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Question: What makes a Personality DO different from an Axis I DO?

Discussion in 'Psychiatry' started by whopper, Mar 1, 2007.

  1. whopper

    whopper Former jolly good fellow Physician Faculty 10+ Year Member

    Feb 8, 2004

    Your thoughts?

    Reason why I bring this up is therapists tend to say that Axis I in general have more a biochemical component while Axis II has more of an environmental component.

    True, but there is new data suggesting some biological/physiological mechanisms to Axis II DOs and of course Axis I DOs are also influenced by environment.

    One def:
    Hmm, don't several Axis I DOs follow the same suit?
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  3. Atilla

    Atilla New Member 7+ Year Member

    Sep 5, 2005
    This was exactly the DSM-III panel was afraid of-placing personality d/o on axis II would be taken as a marker that they are really different from axis I disorders. The original purpose of placing Personality disorders on Axis II was that they are not overlooked by the clinicians in the presence of more florid Axis I disorders. One way to look at it is that mental disorders lie on a continium with mild cases being labelled as Axis II and severe as Axis I.
  4. nitemagi

    nitemagi Senior Member Physician Faculty 10+ Year Member

    Oct 15, 2001
    Los Angeles, CA
    I used to think of it as Axis I is more treatable than Axis II, though with DBT and BPD, I guess that's somewhat less true.
  5. toby jones

    toby jones 2+ Year Member

    Jan 7, 2007
    One notion is that axis I disorders are categorically different from normal functioning whereas axis II disorders might be better conceptualised as being on a continuum (dimensional).

    Another notion is that axis I disorders seem to be better treated by psychiatric medication whereas axis II disorders seem to be better treated by psychotherapy.

    Still another notion is that axis I disorders can be episodic (with periods of relatively normal functioning in between episodes) whereas axis II disorders tend to persist without remittance (since they are habitual ways of coping).

    I guess all of the above can be questioned.

    But that was my take, anyway.

    I really had thought... That we had moved away from the genetic vs environmental debate and towards arguing about precise causal mechanisms (both genetic and environmental) and how they interact.

    Concordance rates for schizophrenia (identical twin studies): 48%

    Yet schizophrenia is considered one of the paradigmatically 'genetic' mental disorders...
  6. whopper

    whopper Former jolly good fellow Physician Faculty 10+ Year Member

    Feb 8, 2004
    If you look at the above responses (and I'm in the same category with my own opinions on this), it appears that the distinction between I & II really isn't very well defined by DSM nor understood by clinicians.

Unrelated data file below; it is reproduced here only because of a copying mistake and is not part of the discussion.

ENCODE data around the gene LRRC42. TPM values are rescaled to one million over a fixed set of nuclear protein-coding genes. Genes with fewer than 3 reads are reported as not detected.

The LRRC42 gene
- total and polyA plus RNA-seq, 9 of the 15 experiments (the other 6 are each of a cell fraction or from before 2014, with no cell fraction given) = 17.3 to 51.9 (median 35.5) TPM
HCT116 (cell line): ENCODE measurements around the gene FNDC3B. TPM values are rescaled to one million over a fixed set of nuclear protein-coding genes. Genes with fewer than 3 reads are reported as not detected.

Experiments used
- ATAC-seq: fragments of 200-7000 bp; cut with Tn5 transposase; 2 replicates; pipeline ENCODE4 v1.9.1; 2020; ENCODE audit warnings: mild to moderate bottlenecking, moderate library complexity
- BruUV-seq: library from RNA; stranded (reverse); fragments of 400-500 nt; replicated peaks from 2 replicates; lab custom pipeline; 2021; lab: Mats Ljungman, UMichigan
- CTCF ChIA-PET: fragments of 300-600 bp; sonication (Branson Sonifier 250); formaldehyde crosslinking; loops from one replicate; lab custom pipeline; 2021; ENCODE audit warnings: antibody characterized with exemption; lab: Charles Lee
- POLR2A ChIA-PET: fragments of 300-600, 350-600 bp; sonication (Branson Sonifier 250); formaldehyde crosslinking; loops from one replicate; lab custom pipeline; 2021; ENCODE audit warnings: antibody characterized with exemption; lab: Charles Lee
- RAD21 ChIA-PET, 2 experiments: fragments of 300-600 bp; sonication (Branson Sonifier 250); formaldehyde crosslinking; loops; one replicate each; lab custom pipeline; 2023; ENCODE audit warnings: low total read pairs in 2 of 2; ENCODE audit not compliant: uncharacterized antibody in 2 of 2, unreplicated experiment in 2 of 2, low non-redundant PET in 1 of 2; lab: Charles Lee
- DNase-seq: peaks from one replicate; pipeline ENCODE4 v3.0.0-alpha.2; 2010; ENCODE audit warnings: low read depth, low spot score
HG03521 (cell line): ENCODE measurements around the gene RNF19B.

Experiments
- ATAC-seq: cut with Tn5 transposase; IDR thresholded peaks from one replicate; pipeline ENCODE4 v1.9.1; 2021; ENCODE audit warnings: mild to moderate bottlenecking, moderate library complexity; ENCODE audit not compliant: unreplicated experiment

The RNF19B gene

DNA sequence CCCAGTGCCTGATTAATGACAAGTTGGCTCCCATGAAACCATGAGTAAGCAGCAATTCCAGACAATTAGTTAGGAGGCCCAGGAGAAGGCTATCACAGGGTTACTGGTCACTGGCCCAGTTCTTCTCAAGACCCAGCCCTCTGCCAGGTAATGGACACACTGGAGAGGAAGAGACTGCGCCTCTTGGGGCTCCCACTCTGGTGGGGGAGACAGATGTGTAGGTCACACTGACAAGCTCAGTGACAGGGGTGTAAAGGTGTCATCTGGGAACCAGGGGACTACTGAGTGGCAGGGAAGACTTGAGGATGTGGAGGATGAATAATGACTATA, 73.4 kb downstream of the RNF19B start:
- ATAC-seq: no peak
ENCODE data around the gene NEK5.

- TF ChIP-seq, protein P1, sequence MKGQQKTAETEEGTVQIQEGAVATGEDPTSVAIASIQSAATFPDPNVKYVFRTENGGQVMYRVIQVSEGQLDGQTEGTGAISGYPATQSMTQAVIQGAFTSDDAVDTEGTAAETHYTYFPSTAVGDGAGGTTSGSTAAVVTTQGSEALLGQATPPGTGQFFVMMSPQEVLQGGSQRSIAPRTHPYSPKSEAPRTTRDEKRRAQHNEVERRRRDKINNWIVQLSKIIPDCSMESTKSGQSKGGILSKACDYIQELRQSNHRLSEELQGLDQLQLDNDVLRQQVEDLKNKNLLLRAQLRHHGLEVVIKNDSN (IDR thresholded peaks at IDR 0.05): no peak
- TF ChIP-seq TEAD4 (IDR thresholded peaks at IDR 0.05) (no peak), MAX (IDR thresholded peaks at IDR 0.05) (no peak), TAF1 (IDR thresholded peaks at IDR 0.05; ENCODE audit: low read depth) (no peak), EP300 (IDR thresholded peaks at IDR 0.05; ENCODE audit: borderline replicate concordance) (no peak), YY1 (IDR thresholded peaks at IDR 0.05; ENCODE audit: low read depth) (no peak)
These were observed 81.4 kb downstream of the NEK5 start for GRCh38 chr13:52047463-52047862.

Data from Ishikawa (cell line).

Our opinions on the differences are more about flavors of mental dos and not based on more objective reasoning.

    Which is a shame. If anyone can give us a better and more objective reasoning as to why there's a distinction please explain.
  7. MBK2003

    MBK2003 Senior Member 7+ Year Member

    Oct 23, 2001
    Lobsta' Land
    To quote a faculty member in response to a similar question
    This faculty member went on to discuss the subsequent 2 most negative effects of this decision -
    1) the mistaken assumption that there was an inherent difference in the pathophys or the treatment of the two different axes
    2) insurance companies refusal to pay for treatment of axis II disorders.
    And to predict that DSM V will handle these differently than 2 separate axes.

  8. 50960

    50960 Guest

    Aug 20, 2004
    MBK, that has always been my understanding too.
  9. Demosthenes

    Demosthenes Member 2+ Year Member

    May 30, 2006
    The easy explanation I was given was that Axis I disorders were ego-dystonic, and Axis II tended to be ego-syntonic. (Like the differences between OCD and OCPD -- how often has anyone seen anyone come in asking for help with OCPD?)
  10. Chewbacca Jung

    Chewbacca Jung Walking Carpet 2+ Year Member

    But the manic phase of Bipolar is often ego-systonic, substance abuse disorders can be as well.
  11. Demosthenes

    Demosthenes Member 2+ Year Member

    May 30, 2006
    Hey -- I didn't say it was a *good* explanation, only an easy one...

  12. Kluver Bucy

    Kluver Bucy Gold Member 10+ Year Member

    Dec 26, 2001
    Axis I = billable
    Axis II = not billable

    I'm joking, but that's a serious answer I got from a child psychiatrist after I asked the same question.

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